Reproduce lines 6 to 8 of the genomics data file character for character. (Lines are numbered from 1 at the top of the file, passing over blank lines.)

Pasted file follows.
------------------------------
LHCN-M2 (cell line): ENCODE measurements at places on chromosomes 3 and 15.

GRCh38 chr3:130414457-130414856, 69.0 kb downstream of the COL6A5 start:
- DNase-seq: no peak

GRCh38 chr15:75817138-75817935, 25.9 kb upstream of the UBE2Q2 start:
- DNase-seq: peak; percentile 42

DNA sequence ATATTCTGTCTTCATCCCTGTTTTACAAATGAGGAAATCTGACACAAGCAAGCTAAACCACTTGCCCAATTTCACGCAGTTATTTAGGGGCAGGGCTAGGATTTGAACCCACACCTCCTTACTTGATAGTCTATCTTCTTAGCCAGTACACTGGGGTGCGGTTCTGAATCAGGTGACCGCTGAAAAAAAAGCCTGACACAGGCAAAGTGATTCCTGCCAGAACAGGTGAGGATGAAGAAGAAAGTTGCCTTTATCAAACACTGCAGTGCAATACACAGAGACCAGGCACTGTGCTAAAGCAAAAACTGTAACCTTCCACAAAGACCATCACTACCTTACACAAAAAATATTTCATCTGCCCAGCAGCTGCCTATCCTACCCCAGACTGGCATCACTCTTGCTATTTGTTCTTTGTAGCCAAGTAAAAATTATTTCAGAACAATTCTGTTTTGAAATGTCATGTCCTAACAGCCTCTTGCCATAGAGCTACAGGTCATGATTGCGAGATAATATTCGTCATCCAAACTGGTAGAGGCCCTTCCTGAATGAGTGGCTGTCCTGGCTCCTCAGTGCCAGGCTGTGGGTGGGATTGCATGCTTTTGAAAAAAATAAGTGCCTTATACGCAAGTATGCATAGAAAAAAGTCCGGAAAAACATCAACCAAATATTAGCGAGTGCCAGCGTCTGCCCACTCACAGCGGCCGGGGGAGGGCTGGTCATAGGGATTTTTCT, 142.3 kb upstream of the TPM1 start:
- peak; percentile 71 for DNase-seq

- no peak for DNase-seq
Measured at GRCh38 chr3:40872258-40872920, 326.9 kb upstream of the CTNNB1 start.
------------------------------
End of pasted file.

DNA sequence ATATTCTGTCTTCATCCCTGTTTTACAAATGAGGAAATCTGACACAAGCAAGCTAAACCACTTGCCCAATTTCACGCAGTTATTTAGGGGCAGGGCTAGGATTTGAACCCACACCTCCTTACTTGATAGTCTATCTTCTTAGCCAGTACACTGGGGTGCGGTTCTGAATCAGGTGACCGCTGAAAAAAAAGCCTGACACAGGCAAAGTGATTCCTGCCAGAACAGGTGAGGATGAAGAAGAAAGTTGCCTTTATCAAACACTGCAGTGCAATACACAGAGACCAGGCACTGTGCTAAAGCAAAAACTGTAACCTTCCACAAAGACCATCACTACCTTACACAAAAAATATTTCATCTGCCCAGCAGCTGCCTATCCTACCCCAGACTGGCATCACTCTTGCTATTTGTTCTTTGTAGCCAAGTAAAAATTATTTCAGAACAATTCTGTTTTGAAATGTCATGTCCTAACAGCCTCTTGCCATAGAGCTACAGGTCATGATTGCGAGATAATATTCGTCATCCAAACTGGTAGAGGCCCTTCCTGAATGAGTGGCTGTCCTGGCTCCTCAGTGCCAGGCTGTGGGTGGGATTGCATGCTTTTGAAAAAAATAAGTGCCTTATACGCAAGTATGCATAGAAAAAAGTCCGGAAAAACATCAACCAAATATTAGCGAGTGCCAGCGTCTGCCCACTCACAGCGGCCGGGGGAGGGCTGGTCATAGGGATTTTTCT, 142.3 kb upstream of the TPM1 start:
- peak; percentile 71 for DNase-seq

- no peak for DNase-seq